Pitfalls of Participatory Programs: Evidence from a Randomized Evaluation in Education in India

37 Pages Posted: 8 Sep 2008 Last revised: 10 Aug 2010

See all articles by Abhijit V. Banerjee

Abhijit V. Banerjee

Massachusetts Institute of Technology (MIT) - Department of Economics

Rukmini Banerji

affiliation not provided to SSRN

Esther Duflo

Massachusetts Institute of Technology (MIT) - Department of Economics; Abdul Latif Jameel Poverty Action Lab (J-PAL); National Bureau of Economic Research (NBER); Centre for Economic Policy Research (CEPR); Bureau for Research and Economic Analysis of Development (BREAD)

Rachel Glennerster

Massachusetts Institute of Technology (MIT) - Department of Economics

Stuti Khemani

World Bank; World Bank - Development Research Group (DECRG)

Multiple version iconThere are 4 versions of this paper

Date Written: September 2008

Abstract

Participation of beneficiaries in the monitoring of public services is increasingly seen as a key to improving their efficiency. In India, the current government flagship program on universal primary education organizes both locally elected leaders and parents of children enrolled in public schools into committees and gives these groups powers over resource allocation, and monitoring and management of school performance. However, in a baseline survey we found that people were not aware of the existence of these committees and their potential for improving education. This paper evaluates three different interventions to encourage beneficiaries' participation through these committees: providing information, training community members in a new testing tool, and training and organizing volunteers to hold remedial reading camps for illiterate children. We find that these interventions had no impact on community involvement in public schools, and no impact on teacher effort or learning outcomes in those schools. However, we do find that the intervention that trained volunteers to teach children to read had a large impact on activity outside public schools -- local youths volunteered to be trained to teach, and children who attended these camps substantially improved their reading skills. These results suggest that citizens face substantial constraints in participating to improve the public education system, even when they care about education and are willing to do something to improve it.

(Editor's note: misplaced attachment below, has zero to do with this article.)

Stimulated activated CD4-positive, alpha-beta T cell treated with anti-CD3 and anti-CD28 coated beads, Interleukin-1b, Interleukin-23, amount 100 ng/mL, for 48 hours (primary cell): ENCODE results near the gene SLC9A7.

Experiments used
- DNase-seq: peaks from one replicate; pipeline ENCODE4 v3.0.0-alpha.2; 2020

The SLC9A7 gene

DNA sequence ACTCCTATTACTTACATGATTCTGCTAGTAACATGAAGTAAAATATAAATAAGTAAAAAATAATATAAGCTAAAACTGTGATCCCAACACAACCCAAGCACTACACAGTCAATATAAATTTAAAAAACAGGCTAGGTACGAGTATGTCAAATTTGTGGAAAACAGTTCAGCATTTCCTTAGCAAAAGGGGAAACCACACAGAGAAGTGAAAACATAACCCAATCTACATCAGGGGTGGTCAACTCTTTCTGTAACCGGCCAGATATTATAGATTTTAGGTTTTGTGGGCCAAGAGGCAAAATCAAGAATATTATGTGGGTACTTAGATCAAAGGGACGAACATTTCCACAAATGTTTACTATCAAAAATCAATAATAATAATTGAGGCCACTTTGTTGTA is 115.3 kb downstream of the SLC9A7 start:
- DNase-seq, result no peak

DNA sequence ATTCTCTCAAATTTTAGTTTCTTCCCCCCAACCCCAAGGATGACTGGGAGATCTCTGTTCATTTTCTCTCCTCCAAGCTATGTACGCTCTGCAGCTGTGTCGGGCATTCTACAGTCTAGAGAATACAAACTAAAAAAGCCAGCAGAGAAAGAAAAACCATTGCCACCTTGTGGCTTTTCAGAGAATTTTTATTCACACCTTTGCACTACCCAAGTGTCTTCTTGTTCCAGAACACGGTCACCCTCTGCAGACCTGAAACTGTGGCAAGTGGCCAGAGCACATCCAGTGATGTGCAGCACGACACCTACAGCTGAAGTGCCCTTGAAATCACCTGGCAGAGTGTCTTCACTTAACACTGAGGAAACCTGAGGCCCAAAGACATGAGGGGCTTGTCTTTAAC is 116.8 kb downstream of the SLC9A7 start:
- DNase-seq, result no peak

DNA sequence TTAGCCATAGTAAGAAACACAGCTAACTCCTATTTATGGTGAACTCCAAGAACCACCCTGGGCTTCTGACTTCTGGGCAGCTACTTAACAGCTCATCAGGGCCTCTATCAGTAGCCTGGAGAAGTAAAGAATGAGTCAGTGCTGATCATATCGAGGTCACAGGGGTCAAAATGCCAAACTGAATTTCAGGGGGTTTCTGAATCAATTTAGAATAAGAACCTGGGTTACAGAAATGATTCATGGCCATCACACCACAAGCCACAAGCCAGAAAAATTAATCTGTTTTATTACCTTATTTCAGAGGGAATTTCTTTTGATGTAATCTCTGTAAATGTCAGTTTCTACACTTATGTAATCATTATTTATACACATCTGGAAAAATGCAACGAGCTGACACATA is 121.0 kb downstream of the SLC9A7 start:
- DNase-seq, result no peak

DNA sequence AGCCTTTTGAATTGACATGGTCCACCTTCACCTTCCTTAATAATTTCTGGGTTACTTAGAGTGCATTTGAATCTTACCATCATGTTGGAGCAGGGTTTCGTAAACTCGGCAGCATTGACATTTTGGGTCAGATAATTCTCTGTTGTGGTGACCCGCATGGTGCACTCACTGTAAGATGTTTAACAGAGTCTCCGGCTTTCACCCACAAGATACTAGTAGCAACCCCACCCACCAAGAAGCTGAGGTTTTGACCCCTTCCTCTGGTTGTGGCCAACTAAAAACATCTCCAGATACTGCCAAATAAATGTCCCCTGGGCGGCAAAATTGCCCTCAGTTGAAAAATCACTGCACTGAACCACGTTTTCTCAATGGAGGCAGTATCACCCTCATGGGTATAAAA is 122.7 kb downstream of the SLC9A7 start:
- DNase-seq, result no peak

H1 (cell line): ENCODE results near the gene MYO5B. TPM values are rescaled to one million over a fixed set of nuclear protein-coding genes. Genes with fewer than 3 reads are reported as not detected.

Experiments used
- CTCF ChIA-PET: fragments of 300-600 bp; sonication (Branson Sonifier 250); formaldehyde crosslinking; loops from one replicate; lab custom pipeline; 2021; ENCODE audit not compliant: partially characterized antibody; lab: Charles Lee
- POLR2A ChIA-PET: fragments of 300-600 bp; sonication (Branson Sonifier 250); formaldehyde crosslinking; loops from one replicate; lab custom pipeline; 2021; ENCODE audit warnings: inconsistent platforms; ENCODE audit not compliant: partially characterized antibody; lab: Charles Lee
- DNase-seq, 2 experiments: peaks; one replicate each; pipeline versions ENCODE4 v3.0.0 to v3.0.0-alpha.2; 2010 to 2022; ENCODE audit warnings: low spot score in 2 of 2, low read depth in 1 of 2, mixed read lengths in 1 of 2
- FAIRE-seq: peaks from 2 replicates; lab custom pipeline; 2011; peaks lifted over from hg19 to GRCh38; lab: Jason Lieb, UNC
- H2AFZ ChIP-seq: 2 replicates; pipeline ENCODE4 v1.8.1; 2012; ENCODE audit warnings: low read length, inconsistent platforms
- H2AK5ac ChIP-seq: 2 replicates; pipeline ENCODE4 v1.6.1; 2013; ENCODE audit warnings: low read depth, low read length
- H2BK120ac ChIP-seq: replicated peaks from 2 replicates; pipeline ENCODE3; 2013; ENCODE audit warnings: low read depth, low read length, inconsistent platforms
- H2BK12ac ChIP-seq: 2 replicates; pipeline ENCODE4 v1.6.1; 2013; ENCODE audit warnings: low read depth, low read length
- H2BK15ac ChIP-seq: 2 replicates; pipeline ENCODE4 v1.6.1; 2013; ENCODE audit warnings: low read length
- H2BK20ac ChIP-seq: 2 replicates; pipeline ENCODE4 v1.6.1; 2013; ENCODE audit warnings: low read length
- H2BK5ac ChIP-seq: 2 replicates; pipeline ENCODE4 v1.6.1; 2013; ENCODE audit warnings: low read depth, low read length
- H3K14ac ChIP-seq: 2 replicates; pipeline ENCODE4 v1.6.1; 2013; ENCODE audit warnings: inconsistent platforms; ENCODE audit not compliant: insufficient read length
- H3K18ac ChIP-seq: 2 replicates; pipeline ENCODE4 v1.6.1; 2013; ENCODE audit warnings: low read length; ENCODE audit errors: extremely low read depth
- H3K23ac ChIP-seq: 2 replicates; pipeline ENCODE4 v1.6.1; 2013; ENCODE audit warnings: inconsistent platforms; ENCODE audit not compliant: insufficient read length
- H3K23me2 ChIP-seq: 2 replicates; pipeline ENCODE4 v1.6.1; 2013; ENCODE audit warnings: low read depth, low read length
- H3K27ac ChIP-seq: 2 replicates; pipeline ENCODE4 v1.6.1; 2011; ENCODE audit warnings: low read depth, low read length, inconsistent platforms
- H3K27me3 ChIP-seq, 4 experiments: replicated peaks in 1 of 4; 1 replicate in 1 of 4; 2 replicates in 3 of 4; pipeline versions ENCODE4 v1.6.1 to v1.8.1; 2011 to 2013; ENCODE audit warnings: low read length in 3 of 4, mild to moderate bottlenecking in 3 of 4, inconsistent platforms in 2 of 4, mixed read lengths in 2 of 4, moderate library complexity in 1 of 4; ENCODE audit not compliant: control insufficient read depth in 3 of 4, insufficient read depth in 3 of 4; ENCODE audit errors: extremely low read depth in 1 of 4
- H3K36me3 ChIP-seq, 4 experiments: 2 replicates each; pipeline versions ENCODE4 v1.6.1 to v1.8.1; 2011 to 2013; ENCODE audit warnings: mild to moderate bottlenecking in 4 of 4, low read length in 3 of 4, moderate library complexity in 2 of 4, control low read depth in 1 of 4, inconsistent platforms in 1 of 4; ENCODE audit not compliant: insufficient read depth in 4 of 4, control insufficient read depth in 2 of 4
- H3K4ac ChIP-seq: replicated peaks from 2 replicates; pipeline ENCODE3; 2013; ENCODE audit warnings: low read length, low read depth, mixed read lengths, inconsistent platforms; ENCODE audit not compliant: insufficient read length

Suggested Citation

Banerjee, Abhijit V. and Banerji, Rukmini and Duflo, Esther and Glennerster, Rachel and Khemani, Stuti, Pitfalls of Participatory Programs: Evidence from a Randomized Evaluation in Education in India (September 2008). NBER Working Paper No. w14311. Available at SSRN: https://ssrn.com/abstract=1264573

Abhijit V. Banerjee

Massachusetts Institute of Technology (MIT) - Department of Economics ( email )

50 Memorial Drive
Room E52-252D
Cambridge, MA 02142
United States
617-253-8855 (Phone)
617-253-6915 (Fax)

Rukmini Banerji

affiliation not provided to SSRN

Esther Duflo (Contact Author)

Massachusetts Institute of Technology (MIT) - Department of Economics ( email )

50 Memorial Drive
Room E52-544
Cambridge, MA 02139
United States
617-258-7013 (Phone)
617-253-6915 (Fax)

Abdul Latif Jameel Poverty Action Lab (J-PAL) ( email )

Cambridge, MA
United States

HOME PAGE: http://www.povertyactionlab.org/

National Bureau of Economic Research (NBER)

1050 Massachusetts Avenue
Cambridge, MA 02138
United States

Centre for Economic Policy Research (CEPR)

London
United Kingdom

Bureau for Research and Economic Analysis of Development (BREAD) ( email )

Duke University
Durham, NC 90097
United States

Rachel Glennerster

Massachusetts Institute of Technology (MIT) - Department of Economics ( email )

E53-320
77 Massachusetts Avenue
Cambridge, MA 02139
United States

Stuti Khemani

World Bank ( email )

1818 H Street, N.W.
Washington, DC 20433
United States

HOME PAGE: http://econ.worldbank.org/staff/skhemani

World Bank - Development Research Group (DECRG)

1818 H. Street, N.W.
MSN3-311
Washington, DC 20433
United States

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